MVP Microsoft Ignite Spotlight – Collaboration in Meetings with Teams Annotation

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This post has been republished via RSS; it originally appeared at: New blog articles in Microsoft Community Hub.

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For Ignite this year, we asked a panel of our MVP Community real world experts to join us at Ignite and share what they felt were the most impactful, currently available, Teams features for IT pros and their users.

 

The on-demand session, Microsoft Teams Best Practices, Tips and Tricks from our experts, these MVPs presented 9 topics and demos in a 40-minute session.  Many of you reached out saying you loved the session but wanted a deeper dive into the topic.

 

In this series we, we will hear from each of our presenters, as they will walk you through their demos and share tips, tricks, and resources so you can reproduce these experiences in your environment today.

 

Heather Severino- Collaboration in Meetings with Teams Annotation

Heather is a globally recognized expert trainer with over two decades of experience in the technology and learning industry. Her background includes government, corporate, sports and media technology.  

 

Heather helps individuals and organizations learn how to maximize productivity in the modern workplace by sharing real world experience and knowledge of applications such as Microsoft Teams, Microsoft 365, OneNote, Excel, PowerPoint, and Power BI.

 

She has authored many Microsoft Office video courses for LinkedIn Learning and authored Conversational Microsoft Teams (sponsored by Microsoft).  She also authored several Microsoft OneNote books for Microsoft and Conversation Geek.

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Collaboration in Meetings with Teams Annotation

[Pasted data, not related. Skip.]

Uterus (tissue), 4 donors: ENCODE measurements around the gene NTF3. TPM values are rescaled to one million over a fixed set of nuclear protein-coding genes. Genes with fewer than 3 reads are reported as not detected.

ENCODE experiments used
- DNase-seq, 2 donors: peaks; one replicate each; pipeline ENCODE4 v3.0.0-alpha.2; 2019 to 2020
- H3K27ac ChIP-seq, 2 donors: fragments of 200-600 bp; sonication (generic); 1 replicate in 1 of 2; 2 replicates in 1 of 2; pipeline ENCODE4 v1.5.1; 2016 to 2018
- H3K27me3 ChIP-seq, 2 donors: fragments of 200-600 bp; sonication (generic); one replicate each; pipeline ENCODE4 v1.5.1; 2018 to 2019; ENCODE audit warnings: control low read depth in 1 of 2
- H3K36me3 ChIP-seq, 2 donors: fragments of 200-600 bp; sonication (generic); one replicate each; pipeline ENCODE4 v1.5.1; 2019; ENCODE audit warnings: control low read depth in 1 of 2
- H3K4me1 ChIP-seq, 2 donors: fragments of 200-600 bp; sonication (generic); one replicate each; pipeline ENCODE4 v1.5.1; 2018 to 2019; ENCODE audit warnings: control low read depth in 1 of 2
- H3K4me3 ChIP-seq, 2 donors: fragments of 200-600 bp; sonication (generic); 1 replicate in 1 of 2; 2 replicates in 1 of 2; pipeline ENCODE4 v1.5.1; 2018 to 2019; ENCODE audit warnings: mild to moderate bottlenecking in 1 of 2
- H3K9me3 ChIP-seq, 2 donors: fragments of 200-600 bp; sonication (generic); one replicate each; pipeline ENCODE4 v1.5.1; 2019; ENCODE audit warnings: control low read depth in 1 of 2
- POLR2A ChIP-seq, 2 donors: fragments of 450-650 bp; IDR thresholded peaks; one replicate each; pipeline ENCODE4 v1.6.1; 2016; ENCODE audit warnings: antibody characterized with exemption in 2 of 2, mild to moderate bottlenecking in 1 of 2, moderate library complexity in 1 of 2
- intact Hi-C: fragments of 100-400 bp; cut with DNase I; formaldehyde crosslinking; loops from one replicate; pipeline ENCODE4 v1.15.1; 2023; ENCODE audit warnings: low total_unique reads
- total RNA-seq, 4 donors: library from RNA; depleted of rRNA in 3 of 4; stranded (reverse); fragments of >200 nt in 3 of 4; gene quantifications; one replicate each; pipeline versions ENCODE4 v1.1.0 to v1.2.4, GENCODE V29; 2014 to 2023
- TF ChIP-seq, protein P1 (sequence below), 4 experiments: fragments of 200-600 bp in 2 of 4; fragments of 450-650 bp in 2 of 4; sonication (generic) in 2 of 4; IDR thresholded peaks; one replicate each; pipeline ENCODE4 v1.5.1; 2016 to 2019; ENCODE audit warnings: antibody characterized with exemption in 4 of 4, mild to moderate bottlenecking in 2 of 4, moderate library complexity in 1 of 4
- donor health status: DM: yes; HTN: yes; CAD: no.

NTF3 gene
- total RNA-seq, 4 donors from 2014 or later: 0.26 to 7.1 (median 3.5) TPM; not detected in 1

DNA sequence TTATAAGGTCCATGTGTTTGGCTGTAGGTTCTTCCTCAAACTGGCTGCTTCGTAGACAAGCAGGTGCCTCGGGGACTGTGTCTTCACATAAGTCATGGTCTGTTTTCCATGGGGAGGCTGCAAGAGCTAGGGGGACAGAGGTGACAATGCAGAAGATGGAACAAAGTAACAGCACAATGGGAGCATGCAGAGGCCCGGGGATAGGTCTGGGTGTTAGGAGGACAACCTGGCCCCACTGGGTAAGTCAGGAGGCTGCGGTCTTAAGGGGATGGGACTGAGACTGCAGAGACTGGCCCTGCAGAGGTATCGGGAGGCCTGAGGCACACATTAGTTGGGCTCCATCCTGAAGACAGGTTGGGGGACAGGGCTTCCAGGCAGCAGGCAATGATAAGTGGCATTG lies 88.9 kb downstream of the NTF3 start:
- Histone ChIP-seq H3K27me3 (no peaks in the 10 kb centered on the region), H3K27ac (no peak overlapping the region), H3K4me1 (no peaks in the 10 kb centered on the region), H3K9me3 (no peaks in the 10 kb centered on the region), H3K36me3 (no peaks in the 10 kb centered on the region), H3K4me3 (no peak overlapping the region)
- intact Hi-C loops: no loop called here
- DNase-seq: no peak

Annotation, powered by Microsoft Whiteboard, is a new feature that launched in June 2022 as part of the public preview program. It opens a whole new world for collaborating on shared screen content in a Microsoft Teams meeting.

 

As I was putting together the Annotation new feature demo for Microsoft Ignite, I had a short list of questions I wanted to know more about, and you probably want to know more, too.

 

Let’s dive in!

 

During the process of sharing content, I was curious as to which shared content supports Annotation? Annotation is supported while sharing a full screen in a meeting. As the presenter sharing the screen, you’ll need to use the Microsoft Team desktop app to work with Annotation. Once you select the Annotation button from the Share toolbar, all meeting participants will be able to use the Microsoft Whiteboard toolbar. It’s important to note that all meeting participants can use either the Microsoft Teams Desktop or Mobile app to annotate. 

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There are many types of annotations for use:

  • a laser pointer for bringing participants focus to an area.
  • digital ink for handwriting notes and drawing shapes/lines.
  • a highlighter to emphasize content.